Technical analysis is a vast universe to say the very least. I mean, just think of all the chart patterns that are out there, and that we stand to encounter quite regularly when trading. From the simplest chart formations, which may include dojis, pin bars, engulfing candles and pivots, to the more complex chart patterns like multi-wave retracements, it takes knowledge and experience to develop pattern recognition skills, and often, it’s hard even figuring out where to begin.
Nonetheless, taking a logical, methodical approach to your early trading education is crucial to getting a proper start in trading. So whatever you do, don’t jump wildly between chart patterns in a frantic attempt to learn them all right away. Instead, follow this advice and master some of the most relevant chart patterns first. Doing so will create a proper foundation of knowledge upon which you can build a lasting trading career. Here’s where to start…
Because price itself forms the entire basis for technical analysis, perhaps the first vital skill for technical traders to develop is an ability to decipher the direction (and perhaps strength) of a market’s prevailing trend. And that can be as simple as drawing and analysing trend lines—and perhaps moving averages—on the chart. Believe it or not, trend lines are chart patterns, too, and because trend lines help feed into other chart patterns, they make a fine first step for new and aspiring traders. To get started with trend lines, simply practice drawing lines connecting a market’s highs and/or lows (as shown at right) to get a picture of the prevailing trend, which in this case is clearly and decisively down and within the context of a channel, or flag formation. This might signal to the trader that the best way to trade this particular market or asset is to sell tests of the upper trend line, which acts as key resistance, and buy tests of the lower one, which acts as support.
As it happens, trend lines coupled with our own preferred price pattern, the pin bar reversal, are used under the Lazy Trader methodology to signal high-probability trading opportunities in up, down, and sideways markets.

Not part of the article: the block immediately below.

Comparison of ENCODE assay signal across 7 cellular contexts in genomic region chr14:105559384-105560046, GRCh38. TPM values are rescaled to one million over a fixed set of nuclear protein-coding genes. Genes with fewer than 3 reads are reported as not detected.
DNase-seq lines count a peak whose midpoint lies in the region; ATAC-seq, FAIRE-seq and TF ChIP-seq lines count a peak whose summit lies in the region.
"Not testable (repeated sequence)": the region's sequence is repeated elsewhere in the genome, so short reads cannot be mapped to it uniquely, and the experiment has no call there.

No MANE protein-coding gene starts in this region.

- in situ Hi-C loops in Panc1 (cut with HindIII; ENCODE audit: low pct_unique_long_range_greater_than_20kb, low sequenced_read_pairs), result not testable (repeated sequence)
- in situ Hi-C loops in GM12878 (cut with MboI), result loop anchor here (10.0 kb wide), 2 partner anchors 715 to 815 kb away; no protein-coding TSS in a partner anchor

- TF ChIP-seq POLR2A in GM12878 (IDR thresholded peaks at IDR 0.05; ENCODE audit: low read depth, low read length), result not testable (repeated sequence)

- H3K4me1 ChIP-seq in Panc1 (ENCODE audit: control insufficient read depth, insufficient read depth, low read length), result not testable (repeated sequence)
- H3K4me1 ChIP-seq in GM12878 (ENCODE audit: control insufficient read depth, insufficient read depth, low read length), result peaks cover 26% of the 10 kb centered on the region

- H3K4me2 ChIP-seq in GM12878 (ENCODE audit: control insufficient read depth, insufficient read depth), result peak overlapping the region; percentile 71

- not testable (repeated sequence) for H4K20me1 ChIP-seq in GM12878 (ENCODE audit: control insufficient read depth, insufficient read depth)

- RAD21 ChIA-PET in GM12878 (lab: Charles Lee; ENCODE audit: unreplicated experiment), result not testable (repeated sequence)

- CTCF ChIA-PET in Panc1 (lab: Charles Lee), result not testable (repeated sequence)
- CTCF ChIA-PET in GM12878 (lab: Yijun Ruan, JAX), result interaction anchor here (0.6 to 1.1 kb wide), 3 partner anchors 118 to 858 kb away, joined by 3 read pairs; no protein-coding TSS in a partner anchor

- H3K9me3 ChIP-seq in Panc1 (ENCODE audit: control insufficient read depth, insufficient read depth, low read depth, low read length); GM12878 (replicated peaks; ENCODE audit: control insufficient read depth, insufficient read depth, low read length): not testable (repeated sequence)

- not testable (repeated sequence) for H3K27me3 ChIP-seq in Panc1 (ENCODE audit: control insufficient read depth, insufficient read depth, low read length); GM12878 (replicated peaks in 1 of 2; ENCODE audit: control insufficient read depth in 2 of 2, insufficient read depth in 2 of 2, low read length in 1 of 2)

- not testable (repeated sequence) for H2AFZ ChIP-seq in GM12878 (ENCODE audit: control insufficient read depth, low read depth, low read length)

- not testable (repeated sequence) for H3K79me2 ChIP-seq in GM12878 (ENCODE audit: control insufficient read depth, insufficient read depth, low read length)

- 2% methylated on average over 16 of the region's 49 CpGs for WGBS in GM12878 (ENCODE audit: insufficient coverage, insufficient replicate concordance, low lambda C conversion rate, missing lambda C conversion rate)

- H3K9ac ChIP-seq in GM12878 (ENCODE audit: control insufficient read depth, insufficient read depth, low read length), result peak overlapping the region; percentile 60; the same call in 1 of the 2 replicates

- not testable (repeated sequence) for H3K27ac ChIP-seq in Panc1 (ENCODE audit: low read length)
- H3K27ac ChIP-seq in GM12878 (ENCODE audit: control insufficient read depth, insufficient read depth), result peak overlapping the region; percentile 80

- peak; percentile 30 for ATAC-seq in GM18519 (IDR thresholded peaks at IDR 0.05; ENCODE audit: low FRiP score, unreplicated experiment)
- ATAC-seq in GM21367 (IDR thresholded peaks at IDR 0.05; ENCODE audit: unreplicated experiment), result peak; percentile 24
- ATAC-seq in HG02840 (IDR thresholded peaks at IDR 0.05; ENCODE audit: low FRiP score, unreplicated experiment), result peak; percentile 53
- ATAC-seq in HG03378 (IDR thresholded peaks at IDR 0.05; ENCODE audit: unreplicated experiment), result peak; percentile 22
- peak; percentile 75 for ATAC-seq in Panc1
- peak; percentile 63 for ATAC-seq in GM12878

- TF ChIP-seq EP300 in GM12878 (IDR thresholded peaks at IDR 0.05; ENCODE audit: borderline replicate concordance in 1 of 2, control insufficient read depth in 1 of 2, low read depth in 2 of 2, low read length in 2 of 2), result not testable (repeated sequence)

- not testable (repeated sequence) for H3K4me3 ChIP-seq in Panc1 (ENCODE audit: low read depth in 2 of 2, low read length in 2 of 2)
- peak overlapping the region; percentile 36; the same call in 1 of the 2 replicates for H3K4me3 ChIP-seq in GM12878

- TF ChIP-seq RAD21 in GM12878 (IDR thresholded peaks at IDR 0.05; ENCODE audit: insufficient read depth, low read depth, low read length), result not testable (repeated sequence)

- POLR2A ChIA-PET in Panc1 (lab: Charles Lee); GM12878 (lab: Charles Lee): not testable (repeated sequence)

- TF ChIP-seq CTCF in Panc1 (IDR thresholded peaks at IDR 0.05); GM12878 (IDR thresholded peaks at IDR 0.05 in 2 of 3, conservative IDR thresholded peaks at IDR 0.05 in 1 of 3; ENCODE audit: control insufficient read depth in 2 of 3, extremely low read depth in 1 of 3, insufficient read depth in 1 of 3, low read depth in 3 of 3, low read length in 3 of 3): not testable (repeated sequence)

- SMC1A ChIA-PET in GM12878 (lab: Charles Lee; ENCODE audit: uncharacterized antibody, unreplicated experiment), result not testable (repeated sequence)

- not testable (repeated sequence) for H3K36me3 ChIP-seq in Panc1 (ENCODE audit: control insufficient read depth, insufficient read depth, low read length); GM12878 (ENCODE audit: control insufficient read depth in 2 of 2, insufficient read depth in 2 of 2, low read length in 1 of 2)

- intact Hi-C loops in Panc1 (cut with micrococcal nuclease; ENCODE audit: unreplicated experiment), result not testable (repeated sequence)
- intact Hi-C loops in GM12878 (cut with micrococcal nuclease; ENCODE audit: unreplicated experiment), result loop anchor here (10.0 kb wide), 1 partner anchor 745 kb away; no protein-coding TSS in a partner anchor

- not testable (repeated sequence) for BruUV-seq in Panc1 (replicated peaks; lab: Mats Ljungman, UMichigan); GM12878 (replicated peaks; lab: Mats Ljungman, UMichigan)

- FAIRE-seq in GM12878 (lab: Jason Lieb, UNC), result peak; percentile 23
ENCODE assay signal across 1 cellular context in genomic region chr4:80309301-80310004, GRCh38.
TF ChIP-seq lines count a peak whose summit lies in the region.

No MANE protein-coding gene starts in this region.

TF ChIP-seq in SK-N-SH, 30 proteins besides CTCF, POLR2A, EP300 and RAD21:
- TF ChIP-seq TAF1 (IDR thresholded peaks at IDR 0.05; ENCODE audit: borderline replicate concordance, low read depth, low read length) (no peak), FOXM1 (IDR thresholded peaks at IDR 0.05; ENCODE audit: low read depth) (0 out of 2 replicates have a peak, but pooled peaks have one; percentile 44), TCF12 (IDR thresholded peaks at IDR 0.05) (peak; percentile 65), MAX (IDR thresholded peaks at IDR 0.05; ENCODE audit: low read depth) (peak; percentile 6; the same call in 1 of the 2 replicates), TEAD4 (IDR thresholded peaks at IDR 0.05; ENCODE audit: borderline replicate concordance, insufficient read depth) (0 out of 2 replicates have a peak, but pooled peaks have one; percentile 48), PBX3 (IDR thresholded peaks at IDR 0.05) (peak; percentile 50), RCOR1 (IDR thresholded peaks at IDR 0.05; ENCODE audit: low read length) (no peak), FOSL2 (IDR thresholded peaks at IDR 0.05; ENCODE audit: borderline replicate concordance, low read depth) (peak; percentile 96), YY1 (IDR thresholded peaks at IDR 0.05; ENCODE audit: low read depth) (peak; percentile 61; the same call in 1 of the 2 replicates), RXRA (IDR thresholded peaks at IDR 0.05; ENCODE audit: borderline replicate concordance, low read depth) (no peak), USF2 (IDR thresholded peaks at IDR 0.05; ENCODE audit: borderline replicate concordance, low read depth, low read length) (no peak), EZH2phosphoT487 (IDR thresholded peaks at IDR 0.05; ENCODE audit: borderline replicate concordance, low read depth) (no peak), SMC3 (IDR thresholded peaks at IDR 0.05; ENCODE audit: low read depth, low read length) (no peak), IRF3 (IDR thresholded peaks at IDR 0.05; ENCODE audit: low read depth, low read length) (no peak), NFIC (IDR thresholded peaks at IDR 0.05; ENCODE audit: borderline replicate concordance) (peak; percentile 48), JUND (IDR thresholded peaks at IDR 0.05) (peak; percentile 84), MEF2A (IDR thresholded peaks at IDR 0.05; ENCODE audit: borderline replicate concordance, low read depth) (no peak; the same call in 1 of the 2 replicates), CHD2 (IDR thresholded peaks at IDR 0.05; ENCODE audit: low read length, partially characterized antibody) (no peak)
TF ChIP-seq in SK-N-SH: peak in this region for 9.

Continuation patterns often give rise to trading opportunities that are consistent with the market’s prevailing trend. And in part, this is why using trend lines to first determine the market’s bias is the recommended first step, because continuation (or consolidation) patterns will only apply if traded in that particular direction. The most well-known continuation patterns include various types of triangles, from the symmetrical triangle patterns seen at right (Source: Investopedia), to ascending and descending triangle patterns (not shown). Ascending and descending triangles are asymmetrical in nature, with ascending triangles only occurring for uptrends, and descending triangles only occurring for downtrends.
Meanwhile, the pennant and flag formations seen below are other (similar) continuation chart patterns that belong in this same family. Both can occur in either uptrending or downtrending markets, and while many traders use these chart patterns as a basis for planning and executing trades, pure price action traders like us aim only to recognise their presence and use them to help validate existing, price-action-generated trade ideas.
Reversal patterns are used to suggest a potential change in the market’s direction. And, because trend reversals carry lower probability and comparatively higher risk, we recommend first working towards a mastery of both trend lines and perhaps continuation patterns before you truly focus your attention here. Afterall, you may well be able to trade successfully using little more than trend lines and pure price action, anyway.
Among the more common chart patterns used to signal potential trend reversals are double tops and double bottoms, the popular head and shoulders pattern (see below), and triple top and triple bottom patterns. Note that the standard head and shoulders pattern (left panel) will signal a top for the given market or asset and a subsequent reversal to the downside, while the inverse head and shoulders pattern (right panel only) is a bottoming formation that would precede a move back to the up side.
For new and aspiring technical traders, there’s always a lot to learn, but if you take but one piece of advice from this article, make it this: Being sensible and targeting only one or two prominent chart patterns at a time early on will serve you much better than trying to absorb many different patterns all at once will.
So start with basic trend lines, and perhaps simple formations like pin bars, dojis, inside bars, and the like. Next, begin to study continuation and reversal patterns, but not necessarily so you can trade them. Learn to recognise these common chart patterns to improve and help validate your market analysis, and promote more informed, confident trading for the long term.
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